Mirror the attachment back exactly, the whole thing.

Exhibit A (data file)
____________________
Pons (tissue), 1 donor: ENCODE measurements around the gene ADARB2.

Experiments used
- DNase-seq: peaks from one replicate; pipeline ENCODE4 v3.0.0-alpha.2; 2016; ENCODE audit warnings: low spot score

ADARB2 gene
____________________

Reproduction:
Pons (tissue), 1 donor: ENCODE measurements around the gene ADARB2.

Experiments used
- DNase-seq: peaks from one replicate; pipeline ENCODE4 v3.0.0-alpha.2; 2016; ENCODE audit warnings: low spot score

ADARB2 gene